Research on political clientelism has provided conflicting findings on citizen perceptions and evaluations of clientelism. Survey as well as ethnographic research sometimes finds that citizens reject clientelism and politicians making clientelistic offers and at other times that citizens find clientelism acceptable and perceive clientelistic politicians as caring. The paper "Citizen Assessments of Clientelistic Practices in South Africa" builds on current literature on the characteristics of diverse types of clientelism and argue that the differences in evaluations result partly from differences in the type of clientelism that is studied. To investigate this idea, we conduct focus groups in low-income urban and rural areas in South Africa about how clients and citizens understand and evaluate different forms of clientelism in South Africa.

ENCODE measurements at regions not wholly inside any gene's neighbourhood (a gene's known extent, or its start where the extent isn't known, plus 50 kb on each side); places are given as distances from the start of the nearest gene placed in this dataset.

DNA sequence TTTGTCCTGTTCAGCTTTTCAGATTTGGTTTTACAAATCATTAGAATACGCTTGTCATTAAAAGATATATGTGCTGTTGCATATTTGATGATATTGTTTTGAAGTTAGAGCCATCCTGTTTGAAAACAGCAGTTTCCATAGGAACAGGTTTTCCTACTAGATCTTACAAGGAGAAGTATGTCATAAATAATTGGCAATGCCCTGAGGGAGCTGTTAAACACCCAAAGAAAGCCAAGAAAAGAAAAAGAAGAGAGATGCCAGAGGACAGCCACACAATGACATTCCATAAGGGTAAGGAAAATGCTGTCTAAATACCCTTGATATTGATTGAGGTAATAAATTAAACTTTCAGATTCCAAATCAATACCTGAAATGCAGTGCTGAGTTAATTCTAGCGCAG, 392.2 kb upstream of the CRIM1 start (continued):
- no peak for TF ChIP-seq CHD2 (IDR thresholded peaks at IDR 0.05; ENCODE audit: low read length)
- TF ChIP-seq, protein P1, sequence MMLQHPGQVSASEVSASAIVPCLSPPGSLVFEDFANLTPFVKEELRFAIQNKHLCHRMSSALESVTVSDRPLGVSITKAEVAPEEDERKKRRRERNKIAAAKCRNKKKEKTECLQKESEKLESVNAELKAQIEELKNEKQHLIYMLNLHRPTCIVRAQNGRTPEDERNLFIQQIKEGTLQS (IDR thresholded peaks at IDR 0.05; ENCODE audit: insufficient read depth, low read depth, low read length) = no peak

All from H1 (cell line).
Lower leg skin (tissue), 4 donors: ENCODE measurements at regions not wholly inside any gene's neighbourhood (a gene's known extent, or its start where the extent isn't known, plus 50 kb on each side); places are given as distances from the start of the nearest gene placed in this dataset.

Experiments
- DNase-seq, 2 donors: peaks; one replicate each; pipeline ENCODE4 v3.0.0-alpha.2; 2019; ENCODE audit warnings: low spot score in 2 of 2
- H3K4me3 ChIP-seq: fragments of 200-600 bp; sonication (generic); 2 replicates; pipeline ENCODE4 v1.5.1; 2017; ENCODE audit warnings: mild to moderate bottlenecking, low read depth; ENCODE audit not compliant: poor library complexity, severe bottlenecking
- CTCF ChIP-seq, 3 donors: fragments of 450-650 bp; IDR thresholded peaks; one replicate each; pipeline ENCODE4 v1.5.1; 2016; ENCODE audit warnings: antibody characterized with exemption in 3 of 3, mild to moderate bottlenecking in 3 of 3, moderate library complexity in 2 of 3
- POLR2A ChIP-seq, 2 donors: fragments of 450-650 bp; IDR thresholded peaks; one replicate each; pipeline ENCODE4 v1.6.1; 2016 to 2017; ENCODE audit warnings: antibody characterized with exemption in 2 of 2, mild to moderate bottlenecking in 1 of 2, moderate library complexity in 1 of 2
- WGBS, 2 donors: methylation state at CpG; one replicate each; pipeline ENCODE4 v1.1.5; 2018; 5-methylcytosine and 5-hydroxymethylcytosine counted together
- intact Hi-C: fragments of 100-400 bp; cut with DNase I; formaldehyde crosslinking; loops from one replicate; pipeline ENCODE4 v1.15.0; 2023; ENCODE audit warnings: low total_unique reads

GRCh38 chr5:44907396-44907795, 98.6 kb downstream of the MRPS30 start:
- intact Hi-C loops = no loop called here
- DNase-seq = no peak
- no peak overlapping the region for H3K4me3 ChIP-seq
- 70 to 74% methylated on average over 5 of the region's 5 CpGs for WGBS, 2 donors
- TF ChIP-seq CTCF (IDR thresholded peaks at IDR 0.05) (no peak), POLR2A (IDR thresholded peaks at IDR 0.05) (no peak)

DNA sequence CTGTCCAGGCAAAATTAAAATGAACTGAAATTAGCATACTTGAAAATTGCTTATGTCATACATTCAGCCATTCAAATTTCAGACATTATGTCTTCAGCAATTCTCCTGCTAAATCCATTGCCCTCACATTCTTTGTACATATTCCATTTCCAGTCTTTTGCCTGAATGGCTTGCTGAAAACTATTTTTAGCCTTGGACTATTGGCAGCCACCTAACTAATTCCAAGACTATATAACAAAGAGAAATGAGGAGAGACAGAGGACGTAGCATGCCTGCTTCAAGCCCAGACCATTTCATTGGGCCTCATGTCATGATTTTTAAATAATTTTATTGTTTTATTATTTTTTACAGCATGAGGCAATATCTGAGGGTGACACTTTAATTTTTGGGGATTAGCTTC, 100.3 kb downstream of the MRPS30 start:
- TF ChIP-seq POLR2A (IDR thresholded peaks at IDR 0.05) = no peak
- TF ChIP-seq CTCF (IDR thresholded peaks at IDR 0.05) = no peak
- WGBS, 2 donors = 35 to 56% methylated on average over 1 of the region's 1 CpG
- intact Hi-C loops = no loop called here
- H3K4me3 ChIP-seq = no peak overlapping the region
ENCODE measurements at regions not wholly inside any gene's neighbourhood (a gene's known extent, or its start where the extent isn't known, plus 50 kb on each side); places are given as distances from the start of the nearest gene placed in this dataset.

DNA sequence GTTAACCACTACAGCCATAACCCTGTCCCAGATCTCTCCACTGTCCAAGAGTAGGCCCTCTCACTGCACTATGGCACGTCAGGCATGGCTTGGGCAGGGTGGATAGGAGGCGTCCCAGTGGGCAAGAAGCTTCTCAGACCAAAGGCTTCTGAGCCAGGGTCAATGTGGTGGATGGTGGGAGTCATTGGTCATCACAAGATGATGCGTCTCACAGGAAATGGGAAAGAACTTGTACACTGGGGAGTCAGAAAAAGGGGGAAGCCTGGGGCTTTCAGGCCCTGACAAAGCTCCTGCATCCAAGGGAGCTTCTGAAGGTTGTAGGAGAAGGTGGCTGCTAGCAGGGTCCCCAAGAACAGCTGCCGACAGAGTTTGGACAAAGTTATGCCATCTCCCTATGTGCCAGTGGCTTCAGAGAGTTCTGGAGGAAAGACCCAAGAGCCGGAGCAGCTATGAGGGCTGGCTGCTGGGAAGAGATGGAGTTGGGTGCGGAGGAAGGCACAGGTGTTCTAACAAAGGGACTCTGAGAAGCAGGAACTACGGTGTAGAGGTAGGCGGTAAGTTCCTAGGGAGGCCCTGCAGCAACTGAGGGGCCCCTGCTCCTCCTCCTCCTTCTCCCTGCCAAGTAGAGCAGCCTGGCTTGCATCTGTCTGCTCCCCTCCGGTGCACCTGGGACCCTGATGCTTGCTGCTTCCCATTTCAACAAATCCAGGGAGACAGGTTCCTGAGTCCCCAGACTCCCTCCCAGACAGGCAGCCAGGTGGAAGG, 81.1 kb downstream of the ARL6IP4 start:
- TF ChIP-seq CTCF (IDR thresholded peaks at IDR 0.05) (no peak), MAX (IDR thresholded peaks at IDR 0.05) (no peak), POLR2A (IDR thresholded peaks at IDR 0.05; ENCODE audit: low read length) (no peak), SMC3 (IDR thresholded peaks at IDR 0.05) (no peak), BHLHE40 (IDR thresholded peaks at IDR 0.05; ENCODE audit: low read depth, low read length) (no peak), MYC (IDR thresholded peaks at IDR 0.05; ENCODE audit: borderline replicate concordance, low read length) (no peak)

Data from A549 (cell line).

We identify five distinctive exchange types across groups. Citizens evaluate vote-buying exchanges pragmatically but all other types negatively: relational forms of clientelism are seen as stirring welfare competition and coercive forms as unlawful. Patrons are mostly seen as selfish but views on clients vary across types. Citizens describe clients in vote-buying and coercive clientelism as victims and in relational types as egoistic. These findings suggest that citizens in communities where clientelism is prevalent have highly differentiated views on different types of clientelism and the actors involved in it.